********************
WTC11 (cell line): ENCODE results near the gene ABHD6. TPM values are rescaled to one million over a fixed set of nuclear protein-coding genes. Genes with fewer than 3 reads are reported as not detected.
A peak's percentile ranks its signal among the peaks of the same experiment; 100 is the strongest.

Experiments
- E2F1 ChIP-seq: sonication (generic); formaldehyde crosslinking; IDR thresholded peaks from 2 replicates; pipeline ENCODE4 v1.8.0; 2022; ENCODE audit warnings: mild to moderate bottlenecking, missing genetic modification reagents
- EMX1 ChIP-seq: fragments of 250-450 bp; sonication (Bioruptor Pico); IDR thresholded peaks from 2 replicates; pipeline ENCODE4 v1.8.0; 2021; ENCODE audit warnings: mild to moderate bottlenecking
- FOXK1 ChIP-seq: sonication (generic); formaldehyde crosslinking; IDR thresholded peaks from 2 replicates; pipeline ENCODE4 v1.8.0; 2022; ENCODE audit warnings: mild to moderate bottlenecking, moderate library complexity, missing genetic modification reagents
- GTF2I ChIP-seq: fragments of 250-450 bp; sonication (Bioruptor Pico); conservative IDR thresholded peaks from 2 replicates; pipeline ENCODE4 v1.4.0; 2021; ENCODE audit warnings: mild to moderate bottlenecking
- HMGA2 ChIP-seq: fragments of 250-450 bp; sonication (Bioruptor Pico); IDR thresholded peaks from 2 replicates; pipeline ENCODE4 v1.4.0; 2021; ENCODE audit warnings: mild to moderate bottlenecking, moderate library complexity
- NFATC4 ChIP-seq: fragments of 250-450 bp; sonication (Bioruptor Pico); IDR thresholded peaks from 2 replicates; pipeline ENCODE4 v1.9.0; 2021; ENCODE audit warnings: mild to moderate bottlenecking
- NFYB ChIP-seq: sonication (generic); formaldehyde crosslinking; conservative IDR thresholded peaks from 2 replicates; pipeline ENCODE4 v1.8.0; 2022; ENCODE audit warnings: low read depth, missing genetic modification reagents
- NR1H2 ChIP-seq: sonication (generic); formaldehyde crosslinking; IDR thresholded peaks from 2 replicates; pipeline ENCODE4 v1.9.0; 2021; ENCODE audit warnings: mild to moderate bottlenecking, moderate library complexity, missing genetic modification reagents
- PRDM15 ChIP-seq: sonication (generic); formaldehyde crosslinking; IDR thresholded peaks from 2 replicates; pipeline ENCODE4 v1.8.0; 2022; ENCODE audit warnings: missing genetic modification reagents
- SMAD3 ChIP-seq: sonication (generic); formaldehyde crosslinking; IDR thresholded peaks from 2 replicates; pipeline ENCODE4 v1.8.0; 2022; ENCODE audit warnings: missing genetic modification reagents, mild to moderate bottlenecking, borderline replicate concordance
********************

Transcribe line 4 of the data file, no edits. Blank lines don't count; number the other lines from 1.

- E2F1 ChIP-seq: sonication (generic); formaldehyde crosslinking; IDR thresholded peaks from 2 replicates; pipeline ENCODE4 v1.8.0; 2022; ENCODE audit warnings: mild to moderate bottlenecking, missing genetic modification reagents